Cocaína: A Book on Those Who Make It
When Colombia’s ‘King of Cocaine’, Pablo Escobar, was killed, the world thought the cocaine industry would crumble. But ten years later the country’s production had almost quadrupled, and for the last decade Colombia has produced more than 60 per cent of all the cocaine consumed in the world.
The drug is both a curse and a salvation for Colombians. Farmers grow coca for cash but fear discovery. Families must co-operate with drug-funded guerrillas or go on the run. Destitute teens become trained killers for a quick buck, in a ruthless underworld where few survive for long.
At the same time, tension grows between Colombia’s right-wing government and its socialist neighbours in Latin America. With the failed US war on drugs playing into this geopolitical brew, the future of cocaine is about more than what happens to street dealers and their customers.
Based on three years of research, and more than 100 interviews with growers, traffickers, assassins, refugees, police, politicians, and drug tourists, Cocaína is exceptional — a brilliant work of journalism, and an insight into one of the world’s most troubling industries.
Also available as Audio Book in Itunes Store.
Read an excerpt of the book´s first chapter Cocaturismo: Medellín as Heaven
MEDIA ABOUT THE BOOK:
”Narcotourism has joined narcoterrorism in the lexicon: Medellin is now the Amsterdam of nose candy and full of backpackers out for cheap coke and vicarious gangster thrills … Linton is at his best when he is on the ground observing the look and feel of life in the country.” Sydney Morning Herald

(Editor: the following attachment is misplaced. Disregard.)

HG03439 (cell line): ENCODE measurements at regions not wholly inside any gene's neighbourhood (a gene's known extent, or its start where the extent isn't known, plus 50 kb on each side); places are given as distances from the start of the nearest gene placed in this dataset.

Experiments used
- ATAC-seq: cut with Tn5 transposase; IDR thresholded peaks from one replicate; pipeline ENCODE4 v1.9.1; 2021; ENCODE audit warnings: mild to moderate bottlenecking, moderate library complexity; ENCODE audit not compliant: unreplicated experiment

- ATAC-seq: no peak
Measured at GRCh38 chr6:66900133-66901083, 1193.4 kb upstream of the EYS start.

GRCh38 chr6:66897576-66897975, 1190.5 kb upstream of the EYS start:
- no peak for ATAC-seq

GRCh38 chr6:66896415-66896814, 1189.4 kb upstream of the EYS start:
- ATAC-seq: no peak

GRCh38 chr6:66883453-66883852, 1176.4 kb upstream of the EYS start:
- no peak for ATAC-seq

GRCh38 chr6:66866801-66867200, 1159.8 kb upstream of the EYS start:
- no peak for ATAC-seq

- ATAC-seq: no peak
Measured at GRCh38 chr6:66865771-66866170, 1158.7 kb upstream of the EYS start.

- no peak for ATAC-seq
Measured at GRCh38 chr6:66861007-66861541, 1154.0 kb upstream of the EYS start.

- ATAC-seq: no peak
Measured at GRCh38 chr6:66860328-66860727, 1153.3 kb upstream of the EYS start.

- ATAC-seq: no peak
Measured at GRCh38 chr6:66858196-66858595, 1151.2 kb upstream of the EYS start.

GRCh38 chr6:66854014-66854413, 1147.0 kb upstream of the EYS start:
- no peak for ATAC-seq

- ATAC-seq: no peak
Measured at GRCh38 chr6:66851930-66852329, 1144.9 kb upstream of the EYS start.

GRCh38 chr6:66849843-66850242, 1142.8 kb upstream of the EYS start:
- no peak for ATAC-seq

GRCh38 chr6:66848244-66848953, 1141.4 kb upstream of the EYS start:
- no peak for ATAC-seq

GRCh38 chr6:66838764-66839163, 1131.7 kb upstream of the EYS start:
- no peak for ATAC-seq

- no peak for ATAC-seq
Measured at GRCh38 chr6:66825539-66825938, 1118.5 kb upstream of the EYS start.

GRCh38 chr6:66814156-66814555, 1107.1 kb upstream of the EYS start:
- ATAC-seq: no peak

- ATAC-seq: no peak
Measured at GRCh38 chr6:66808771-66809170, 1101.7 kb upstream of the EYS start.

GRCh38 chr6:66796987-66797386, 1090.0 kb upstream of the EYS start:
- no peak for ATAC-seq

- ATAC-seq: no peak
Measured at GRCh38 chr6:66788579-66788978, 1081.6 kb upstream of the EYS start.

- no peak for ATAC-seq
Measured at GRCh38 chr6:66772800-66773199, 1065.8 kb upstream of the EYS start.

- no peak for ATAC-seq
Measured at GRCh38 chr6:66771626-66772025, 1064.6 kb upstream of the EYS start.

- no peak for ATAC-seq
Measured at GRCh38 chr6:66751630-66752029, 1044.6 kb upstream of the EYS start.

‘The fascinating biography of a country famous for all the wrong reasons – Colombia.” Manly Daily
”In spare, sharp prose, Linton weaves his narrative threads into keen political and historical analysis— investigative journalism at its finest … he never falls into the trap of making this a story about sensational individuals, instead keeping his eye fixed on social structure and culture. ” Publishers Weekly
“Linton’s sense of historical narrative is impressive … Cocaina is accessible enough to provide an excellent introduction for readers unfamiliar with the Colombia’s highly complex history. Yet the material is also original and thought-provoking, providing an excellent and worthy addition to the growing body of literature on drug legalization and its relation to post-modern ethics.” Colombia Reports
”If you want to know what has happened in Colombia (and in the world of cocaine) post-Pablo Escobar, then this book is a must-read. The author, Magnus Linton, covers the fascinating and sobering subject of cocaine by effectively weaving historical perspective (i.e. the different eras of recreational drug production in Colombia), contemporary anecdotal examples, and keen social observation, analysis, and commentary.” D. Furlano, Audible.
Extract from Swedish press, Reviews of Cocaína:
”I don’t know of any other Swedish journalist that with the same ease as Magnus Linton can move between the reporter’s presence, summaries of the fruits of academic labour and global political analysis: like a skilled driver, he manages to keep the style regardless of road conditions. There is something cinematic about his art of reporting: violent Spanish slang exploding the narrative, contrasted with nature poetry. It is a story about catastrophy, yet without phony advices or solutions.”